I was pleased to read the letter by E. Bellamy (Letters, Jan. 1, page 8) on the first day of this year. In my opinion, any suggestions that are positive and helpful for Taiwan are good suggestions that deserve our notice, no matter whether they are from locals or foreigners.
I agree totally with what Bellamy said: "Proper English programs which focus on writing, reading and speaking need to be developed, and a focus away from rote-based learning toward critical and lateral thinking must become the priority."
Frankly, that's what Toastmasters is all about. To deliver a speech in English is to create something. Members are forbidden to talk about politics, religion or sex, but are encouraged to take risks and experiment with new forms of presentation for their speeches. We encourage mistake-making and embarrassment, because we believe this is the quickest way to learn.
Toastmasters in Taiwan chartered its 100th club -- the Taipei City Government Toastmasters Club -- last year, which is quite a milestone for all Toastmasters members nationwide. Toastmasters has also begun to take root in universities. We are happy to witness these young people's talents and creations, which climaxed with students from Yuan Zi University placing first and second in the Humorous Speech Contest held in Taipei last November.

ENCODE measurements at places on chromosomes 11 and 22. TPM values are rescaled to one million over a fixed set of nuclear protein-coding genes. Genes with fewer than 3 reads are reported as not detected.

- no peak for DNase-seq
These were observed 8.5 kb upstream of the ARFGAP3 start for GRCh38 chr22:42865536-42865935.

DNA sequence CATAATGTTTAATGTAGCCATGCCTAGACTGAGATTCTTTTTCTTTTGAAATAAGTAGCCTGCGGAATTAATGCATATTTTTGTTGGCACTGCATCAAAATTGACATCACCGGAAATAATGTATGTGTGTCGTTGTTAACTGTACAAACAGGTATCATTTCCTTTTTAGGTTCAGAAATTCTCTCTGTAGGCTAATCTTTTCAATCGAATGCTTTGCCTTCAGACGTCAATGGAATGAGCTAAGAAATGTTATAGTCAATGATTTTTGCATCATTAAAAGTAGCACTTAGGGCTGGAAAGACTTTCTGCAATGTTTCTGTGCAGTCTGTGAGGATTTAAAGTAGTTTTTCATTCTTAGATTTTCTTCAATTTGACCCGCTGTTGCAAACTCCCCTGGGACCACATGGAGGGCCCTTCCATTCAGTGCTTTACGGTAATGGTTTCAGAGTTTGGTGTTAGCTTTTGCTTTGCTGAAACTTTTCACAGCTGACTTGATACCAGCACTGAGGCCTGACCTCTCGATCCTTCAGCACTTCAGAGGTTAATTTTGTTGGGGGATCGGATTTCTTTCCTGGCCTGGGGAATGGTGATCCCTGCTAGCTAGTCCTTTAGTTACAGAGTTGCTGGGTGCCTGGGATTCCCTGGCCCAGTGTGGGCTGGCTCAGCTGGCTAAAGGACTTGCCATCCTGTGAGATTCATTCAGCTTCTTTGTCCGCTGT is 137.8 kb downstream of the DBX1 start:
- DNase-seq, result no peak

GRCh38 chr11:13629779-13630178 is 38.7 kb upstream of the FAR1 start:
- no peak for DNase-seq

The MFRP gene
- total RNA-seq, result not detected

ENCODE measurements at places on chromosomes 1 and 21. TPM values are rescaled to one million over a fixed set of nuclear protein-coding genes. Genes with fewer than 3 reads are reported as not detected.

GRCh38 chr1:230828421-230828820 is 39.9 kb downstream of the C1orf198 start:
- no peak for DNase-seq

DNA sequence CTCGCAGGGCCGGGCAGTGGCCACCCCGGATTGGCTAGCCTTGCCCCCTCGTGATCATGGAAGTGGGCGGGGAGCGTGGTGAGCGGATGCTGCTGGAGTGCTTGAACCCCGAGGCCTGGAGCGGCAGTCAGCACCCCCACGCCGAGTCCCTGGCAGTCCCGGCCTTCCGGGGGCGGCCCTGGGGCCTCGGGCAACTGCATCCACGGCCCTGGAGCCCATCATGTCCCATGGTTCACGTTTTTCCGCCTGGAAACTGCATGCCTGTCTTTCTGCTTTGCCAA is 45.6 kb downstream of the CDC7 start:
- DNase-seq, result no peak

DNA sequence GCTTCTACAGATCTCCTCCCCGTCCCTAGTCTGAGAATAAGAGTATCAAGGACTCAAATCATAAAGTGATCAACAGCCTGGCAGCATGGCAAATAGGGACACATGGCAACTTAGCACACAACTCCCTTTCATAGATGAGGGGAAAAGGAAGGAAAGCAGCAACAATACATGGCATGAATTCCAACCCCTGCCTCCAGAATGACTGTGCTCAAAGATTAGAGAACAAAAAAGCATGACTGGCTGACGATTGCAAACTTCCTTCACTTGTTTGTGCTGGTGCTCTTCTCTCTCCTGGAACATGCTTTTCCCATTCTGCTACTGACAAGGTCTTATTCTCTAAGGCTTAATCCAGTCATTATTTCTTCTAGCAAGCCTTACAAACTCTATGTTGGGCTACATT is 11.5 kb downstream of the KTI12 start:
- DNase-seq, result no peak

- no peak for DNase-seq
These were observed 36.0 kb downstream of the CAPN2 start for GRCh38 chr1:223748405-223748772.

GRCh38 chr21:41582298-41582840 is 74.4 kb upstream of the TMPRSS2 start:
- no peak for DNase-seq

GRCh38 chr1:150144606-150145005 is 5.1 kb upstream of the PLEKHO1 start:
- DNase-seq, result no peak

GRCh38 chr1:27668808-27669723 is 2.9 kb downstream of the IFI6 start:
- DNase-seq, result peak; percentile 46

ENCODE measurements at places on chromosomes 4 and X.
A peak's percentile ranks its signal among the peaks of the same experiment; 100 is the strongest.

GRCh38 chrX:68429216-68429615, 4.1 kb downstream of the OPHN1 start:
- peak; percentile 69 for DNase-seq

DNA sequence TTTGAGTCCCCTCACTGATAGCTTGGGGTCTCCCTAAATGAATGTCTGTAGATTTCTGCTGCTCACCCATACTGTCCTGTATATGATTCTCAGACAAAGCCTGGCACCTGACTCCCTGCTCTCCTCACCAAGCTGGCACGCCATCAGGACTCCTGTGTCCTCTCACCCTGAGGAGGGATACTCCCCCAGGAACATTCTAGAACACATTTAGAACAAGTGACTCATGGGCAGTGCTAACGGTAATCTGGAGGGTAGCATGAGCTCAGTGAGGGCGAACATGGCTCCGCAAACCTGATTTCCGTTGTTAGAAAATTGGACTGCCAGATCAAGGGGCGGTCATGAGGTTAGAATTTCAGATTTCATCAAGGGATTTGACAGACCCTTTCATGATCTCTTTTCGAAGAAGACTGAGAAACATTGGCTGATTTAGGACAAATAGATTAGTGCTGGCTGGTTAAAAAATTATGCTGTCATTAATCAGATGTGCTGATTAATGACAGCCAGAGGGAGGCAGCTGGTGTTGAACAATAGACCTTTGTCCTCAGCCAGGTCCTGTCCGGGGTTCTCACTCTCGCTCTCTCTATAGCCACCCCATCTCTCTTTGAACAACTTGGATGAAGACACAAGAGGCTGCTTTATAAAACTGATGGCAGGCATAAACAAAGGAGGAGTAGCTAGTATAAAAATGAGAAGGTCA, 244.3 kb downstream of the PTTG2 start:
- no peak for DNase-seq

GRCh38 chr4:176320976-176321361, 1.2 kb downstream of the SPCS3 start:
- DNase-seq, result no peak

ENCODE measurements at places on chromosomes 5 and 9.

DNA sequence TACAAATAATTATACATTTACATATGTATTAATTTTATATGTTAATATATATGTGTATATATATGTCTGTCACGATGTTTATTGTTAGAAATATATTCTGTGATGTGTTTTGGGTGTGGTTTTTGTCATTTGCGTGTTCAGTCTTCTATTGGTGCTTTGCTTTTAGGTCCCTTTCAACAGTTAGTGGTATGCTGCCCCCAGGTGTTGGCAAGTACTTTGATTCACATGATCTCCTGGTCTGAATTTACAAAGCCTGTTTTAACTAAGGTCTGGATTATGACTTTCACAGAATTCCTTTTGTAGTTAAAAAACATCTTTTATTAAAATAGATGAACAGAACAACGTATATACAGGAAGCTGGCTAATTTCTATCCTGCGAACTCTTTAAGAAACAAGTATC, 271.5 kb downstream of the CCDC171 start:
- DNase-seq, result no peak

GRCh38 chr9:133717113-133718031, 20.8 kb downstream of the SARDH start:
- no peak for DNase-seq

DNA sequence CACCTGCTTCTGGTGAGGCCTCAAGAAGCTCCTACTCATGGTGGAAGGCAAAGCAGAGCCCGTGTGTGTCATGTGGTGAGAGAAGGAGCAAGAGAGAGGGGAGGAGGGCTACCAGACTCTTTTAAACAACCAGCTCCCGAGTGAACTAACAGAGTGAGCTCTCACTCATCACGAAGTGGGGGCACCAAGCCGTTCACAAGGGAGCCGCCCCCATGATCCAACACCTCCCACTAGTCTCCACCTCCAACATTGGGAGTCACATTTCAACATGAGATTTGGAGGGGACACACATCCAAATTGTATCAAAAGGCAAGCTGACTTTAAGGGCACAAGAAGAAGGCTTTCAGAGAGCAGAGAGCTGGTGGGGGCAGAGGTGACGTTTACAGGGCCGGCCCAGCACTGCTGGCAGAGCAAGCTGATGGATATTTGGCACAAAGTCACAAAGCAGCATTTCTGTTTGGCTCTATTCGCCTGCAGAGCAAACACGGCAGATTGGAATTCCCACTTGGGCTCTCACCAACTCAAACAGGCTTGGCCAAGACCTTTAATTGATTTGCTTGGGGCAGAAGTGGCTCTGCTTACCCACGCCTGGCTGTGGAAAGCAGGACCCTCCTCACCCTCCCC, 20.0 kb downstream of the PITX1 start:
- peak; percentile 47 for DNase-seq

However, Toastmasters is a nonprofit organization. Lacking resources, what we can do is limited. Many people still don't know about Toastmasters. In my humble opinion, Toastmasters can benefit more university students and people if the Ministry of Education can lend us a hand by introducing Toastmasters programs into universities, colleges or community colleges. If we can encourage more students to deliver speeches -- which integrate the skills of listening, speaking, writing and reading as well as lateral thinking -- instead of asking them to pass GEPTs, which are the hottest selling points in all English cram schools or language centers in Taiwan, I'm sure they would benefit a lot. Toastmasters would also prove beneficial for adult students in community colleges.
Let me again show my appreciation to Bellamy for his suggestions. It's true that Taiwanese people's English skills need to be improved. However, I firmly believe that this will happen.